Nick Cave South Australia ad wins best international tourism film

South Australia’s Barossa advertisement, set to the music of Nick Cave, has been crowned the best international tourism film.

A South Australian film about the Barossa Valley has taken top honours as the world’s best tourism film for 2014.

The awards, presented at the ‘Festival of Festivals’ in Vienna showcased only the best tourism videos and advertisements from around the globe.

Walking away with the top spot the advertisement adds this award to a list of nominations and awards already in the bag, including seven grand prix prizes and 10 trophies in 11 countries.

Barossa Valley’s ‘Be Consumed’ ad is the brain child of local South Australian advertising agency KWP and is set to the background of famous Australian muso, Nick Cave’s Red Right Hand.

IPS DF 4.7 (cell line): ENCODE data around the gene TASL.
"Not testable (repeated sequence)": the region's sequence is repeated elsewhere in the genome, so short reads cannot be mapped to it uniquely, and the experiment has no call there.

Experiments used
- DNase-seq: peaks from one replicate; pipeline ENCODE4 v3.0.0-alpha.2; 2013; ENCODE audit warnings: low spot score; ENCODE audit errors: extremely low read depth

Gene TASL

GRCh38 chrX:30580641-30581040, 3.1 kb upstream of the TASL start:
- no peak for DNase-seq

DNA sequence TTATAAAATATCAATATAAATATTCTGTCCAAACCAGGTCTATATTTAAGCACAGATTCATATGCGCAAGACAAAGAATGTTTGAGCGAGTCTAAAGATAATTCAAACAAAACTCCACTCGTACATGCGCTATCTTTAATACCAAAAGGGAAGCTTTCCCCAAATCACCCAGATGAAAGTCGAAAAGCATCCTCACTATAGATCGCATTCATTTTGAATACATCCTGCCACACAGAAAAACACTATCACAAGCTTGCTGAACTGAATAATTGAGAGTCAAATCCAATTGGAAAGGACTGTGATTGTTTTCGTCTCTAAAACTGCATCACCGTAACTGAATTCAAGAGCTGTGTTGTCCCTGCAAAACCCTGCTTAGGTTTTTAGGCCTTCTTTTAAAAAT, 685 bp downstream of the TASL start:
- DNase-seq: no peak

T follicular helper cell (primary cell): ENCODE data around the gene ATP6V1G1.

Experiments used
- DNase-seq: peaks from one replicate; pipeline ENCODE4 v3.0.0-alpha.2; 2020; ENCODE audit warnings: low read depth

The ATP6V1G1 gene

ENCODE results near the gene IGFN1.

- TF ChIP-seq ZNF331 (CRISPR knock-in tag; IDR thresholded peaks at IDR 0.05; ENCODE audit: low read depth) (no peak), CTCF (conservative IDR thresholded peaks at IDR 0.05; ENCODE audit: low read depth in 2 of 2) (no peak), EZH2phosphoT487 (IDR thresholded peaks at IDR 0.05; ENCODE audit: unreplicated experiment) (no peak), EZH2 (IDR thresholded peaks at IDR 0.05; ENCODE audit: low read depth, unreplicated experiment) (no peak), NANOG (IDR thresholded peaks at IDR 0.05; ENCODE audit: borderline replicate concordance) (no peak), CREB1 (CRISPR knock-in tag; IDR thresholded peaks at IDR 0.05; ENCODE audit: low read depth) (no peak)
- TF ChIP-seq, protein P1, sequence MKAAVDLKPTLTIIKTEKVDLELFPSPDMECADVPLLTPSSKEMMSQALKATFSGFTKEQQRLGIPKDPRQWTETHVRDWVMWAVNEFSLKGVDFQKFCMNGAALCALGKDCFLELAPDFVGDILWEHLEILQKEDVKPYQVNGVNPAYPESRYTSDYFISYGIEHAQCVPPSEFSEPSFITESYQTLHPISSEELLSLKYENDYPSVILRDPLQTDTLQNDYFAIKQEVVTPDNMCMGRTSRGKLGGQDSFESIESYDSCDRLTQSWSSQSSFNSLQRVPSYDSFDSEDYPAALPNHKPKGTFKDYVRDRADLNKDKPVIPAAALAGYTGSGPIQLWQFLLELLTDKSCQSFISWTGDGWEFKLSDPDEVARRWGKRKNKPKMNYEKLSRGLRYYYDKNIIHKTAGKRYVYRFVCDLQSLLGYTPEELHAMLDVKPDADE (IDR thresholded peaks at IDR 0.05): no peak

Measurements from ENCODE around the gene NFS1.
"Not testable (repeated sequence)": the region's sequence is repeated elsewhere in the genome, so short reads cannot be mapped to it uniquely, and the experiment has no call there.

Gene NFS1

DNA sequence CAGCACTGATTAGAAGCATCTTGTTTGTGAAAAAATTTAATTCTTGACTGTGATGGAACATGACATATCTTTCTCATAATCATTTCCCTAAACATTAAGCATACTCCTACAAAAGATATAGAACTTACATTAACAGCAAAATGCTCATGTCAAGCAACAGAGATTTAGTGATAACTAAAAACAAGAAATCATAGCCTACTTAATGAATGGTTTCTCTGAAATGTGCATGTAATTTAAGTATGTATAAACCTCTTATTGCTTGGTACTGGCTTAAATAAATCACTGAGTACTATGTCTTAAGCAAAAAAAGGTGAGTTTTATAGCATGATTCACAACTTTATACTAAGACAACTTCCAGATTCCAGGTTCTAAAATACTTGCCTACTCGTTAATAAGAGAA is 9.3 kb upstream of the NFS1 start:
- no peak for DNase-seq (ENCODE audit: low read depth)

“The ad, since it went to air in June last year has seen a huge increase in the number of people coming interstate to South Australia, some specifically to the Barossa, others we know are getting out to a lot more regions as well,” said South Australia’s Tourism Minister Leon Bignell.

Mr Bignell said the advertisement had won a number of prizes already, “This is the biggest tourism film award in the world so it’s just terrific to have picked up this big gong,” Mr Bignell said.

This is not the first time South Australia has produced some of the best tourism films and ads in the world. ‘Be Consumed’ is the second in a series of tourism films produced for the territory. The first advertisement promoted Kangaroo Island, and the final advertisement, also released this year, promoted Adelaide.

“The Government was keen to come up with ads that would sort of break the mould and encourage people to think of South Australia in a different way,” Mr Bignell said.

“The people in Vienna said the ad made them feel like they could just about smell and taste the Barossa, even from the other side of the world.

“And that was some of the feedback that we got from people in Sydney and Melbourne where we played this ad and people just booked their tickets, came to South Australia and went up to the Barossa to see it for themselves.”